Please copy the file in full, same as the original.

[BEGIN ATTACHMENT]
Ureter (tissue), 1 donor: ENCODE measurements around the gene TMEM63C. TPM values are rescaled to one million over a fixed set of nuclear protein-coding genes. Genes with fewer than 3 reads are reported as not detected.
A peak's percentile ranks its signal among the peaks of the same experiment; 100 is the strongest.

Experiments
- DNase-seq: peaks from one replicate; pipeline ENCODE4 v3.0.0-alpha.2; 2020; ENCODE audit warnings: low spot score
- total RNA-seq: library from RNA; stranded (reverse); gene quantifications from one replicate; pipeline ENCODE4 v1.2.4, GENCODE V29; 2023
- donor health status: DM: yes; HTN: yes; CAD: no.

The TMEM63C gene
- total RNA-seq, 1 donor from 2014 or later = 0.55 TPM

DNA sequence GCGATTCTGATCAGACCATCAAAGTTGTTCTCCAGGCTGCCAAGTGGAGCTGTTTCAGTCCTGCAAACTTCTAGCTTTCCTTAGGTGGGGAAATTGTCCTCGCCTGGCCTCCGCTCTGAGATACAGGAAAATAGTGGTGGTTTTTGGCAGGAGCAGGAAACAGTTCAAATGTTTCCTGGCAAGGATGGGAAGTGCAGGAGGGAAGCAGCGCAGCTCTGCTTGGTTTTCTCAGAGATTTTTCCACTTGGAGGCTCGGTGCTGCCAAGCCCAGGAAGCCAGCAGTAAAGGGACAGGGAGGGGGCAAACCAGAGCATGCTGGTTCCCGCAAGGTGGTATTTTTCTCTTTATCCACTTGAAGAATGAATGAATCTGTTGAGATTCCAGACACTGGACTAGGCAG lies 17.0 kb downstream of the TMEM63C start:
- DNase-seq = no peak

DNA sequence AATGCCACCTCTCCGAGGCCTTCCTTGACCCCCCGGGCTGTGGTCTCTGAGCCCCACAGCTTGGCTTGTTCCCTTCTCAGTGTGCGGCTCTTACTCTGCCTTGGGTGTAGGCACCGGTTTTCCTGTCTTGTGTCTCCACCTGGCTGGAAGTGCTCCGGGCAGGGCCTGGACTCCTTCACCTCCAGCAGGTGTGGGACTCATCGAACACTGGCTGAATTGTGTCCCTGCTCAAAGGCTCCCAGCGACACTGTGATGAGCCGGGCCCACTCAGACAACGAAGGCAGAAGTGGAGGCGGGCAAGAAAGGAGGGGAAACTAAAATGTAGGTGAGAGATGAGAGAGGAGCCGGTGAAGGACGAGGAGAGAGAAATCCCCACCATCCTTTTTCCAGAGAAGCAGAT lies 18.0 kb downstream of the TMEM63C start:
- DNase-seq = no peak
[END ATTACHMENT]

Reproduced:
Ureter (tissue), 1 donor: ENCODE measurements around the gene TMEM63C. TPM values are rescaled to one million over a fixed set of nuclear protein-coding genes. Genes with fewer than 3 reads are reported as not detected.
A peak's percentile ranks its signal among the peaks of the same experiment; 100 is the strongest.

Experiments
- DNase-seq: peaks from one replicate; pipeline ENCODE4 v3.0.0-alpha.2; 2020; ENCODE audit warnings: low spot score
- total RNA-seq: library from RNA; stranded (reverse); gene quantifications from one replicate; pipeline ENCODE4 v1.2.4, GENCODE V29; 2023
- donor health status: DM: yes; HTN: yes; CAD: no.

The TMEM63C gene
- total RNA-seq, 1 donor from 2014 or later = 0.55 TPM

DNA sequence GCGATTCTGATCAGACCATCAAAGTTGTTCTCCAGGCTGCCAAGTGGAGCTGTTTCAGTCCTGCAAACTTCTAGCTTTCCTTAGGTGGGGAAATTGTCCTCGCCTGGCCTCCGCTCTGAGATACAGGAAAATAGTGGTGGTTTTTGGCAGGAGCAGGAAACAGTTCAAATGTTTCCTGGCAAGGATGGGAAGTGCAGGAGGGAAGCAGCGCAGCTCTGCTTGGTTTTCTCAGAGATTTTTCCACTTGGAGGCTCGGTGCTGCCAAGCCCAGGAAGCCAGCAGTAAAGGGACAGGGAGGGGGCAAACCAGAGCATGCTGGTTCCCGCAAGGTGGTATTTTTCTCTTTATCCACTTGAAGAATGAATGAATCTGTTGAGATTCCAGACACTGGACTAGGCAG lies 17.0 kb downstream of the TMEM63C start:
- DNase-seq = no peak

DNA sequence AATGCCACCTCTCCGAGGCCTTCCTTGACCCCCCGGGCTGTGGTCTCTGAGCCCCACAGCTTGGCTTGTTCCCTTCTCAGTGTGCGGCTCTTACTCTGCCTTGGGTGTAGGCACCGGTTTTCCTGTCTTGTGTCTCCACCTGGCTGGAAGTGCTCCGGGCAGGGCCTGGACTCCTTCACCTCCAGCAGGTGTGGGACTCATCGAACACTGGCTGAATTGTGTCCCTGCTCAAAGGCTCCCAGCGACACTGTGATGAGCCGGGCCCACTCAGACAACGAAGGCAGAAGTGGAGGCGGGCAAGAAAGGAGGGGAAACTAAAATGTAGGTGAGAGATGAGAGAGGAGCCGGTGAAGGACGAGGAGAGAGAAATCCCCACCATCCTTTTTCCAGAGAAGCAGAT lies 18.0 kb downstream of the TMEM63C start:
- DNase-seq = no peak